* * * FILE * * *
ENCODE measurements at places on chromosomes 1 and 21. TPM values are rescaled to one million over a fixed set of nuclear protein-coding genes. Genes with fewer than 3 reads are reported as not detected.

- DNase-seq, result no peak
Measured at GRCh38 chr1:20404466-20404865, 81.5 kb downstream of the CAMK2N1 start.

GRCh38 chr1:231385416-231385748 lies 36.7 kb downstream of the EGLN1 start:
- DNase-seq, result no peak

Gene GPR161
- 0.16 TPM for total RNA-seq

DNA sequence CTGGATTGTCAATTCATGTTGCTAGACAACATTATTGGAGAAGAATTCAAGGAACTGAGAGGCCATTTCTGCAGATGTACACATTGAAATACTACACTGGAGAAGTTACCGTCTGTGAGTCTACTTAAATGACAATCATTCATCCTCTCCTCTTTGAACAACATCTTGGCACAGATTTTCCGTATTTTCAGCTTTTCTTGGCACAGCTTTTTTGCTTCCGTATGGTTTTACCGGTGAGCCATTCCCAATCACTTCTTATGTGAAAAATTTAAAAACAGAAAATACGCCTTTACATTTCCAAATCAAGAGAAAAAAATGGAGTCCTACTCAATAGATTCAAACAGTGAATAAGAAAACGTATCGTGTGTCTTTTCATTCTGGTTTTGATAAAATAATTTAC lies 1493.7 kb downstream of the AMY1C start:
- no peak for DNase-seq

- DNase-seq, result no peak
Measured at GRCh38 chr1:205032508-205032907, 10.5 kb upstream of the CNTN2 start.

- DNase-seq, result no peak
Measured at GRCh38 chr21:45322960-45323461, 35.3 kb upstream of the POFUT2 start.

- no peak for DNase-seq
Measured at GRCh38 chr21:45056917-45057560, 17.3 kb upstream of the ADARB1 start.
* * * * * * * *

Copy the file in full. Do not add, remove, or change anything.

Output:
ENCODE measurements at places on chromosomes 1 and 21. TPM values are rescaled to one million over a fixed set of nuclear protein-coding genes. Genes with fewer than 3 reads are reported as not detected.

- DNase-seq, result no peak
Measured at GRCh38 chr1:20404466-20404865, 81.5 kb downstream of the CAMK2N1 start.

GRCh38 chr1:231385416-231385748 lies 36.7 kb downstream of the EGLN1 start:
- DNase-seq, result no peak

Gene GPR161
- 0.16 TPM for total RNA-seq

DNA sequence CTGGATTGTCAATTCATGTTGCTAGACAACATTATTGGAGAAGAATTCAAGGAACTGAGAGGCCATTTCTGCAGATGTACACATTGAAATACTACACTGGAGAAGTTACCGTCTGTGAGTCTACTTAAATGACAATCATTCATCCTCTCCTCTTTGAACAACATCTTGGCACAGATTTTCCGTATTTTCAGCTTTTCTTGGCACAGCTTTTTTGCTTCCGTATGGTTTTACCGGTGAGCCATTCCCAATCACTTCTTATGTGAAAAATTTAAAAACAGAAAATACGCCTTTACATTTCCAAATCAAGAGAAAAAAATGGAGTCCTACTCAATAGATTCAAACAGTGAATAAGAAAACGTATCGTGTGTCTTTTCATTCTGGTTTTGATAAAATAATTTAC lies 1493.7 kb downstream of the AMY1C start:
- no peak for DNase-seq

- DNase-seq, result no peak
Measured at GRCh38 chr1:205032508-205032907, 10.5 kb upstream of the CNTN2 start.

- DNase-seq, result no peak
Measured at GRCh38 chr21:45322960-45323461, 35.3 kb upstream of the POFUT2 start.

- no peak for DNase-seq
Measured at GRCh38 chr21:45056917-45057560, 17.3 kb upstream of the ADARB1 start.